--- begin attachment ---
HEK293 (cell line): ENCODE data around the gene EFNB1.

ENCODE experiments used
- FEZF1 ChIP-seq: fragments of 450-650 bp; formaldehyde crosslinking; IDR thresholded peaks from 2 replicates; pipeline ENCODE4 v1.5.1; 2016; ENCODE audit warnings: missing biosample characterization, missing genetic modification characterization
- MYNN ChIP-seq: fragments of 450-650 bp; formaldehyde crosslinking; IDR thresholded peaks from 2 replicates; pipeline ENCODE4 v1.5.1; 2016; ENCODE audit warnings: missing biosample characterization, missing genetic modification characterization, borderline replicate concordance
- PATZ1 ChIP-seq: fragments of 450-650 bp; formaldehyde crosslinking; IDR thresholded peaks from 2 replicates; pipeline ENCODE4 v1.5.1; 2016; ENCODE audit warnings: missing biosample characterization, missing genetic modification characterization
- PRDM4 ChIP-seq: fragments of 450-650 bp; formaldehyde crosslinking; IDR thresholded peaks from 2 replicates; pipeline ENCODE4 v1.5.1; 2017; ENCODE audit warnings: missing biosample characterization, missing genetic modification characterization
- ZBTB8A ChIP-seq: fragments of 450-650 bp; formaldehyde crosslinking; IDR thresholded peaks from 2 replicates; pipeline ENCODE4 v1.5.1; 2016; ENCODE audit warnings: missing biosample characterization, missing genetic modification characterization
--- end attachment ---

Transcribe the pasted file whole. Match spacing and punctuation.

HEK293 (cell line): ENCODE data around the gene EFNB1.

ENCODE experiments used
- FEZF1 ChIP-seq: fragments of 450-650 bp; formaldehyde crosslinking; IDR thresholded peaks from 2 replicates; pipeline ENCODE4 v1.5.1; 2016; ENCODE audit warnings: missing biosample characterization, missing genetic modification characterization
- MYNN ChIP-seq: fragments of 450-650 bp; formaldehyde crosslinking; IDR thresholded peaks from 2 replicates; pipeline ENCODE4 v1.5.1; 2016; ENCODE audit warnings: missing biosample characterization, missing genetic modification characterization, borderline replicate concordance
- PATZ1 ChIP-seq: fragments of 450-650 bp; formaldehyde crosslinking; IDR thresholded peaks from 2 replicates; pipeline ENCODE4 v1.5.1; 2016; ENCODE audit warnings: missing biosample characterization, missing genetic modification characterization
- PRDM4 ChIP-seq: fragments of 450-650 bp; formaldehyde crosslinking; IDR thresholded peaks from 2 replicates; pipeline ENCODE4 v1.5.1; 2017; ENCODE audit warnings: missing biosample characterization, missing genetic modification characterization
- ZBTB8A ChIP-seq: fragments of 450-650 bp; formaldehyde crosslinking; IDR thresholded peaks from 2 replicates; pipeline ENCODE4 v1.5.1; 2016; ENCODE audit warnings: missing biosample characterization, missing genetic modification characterization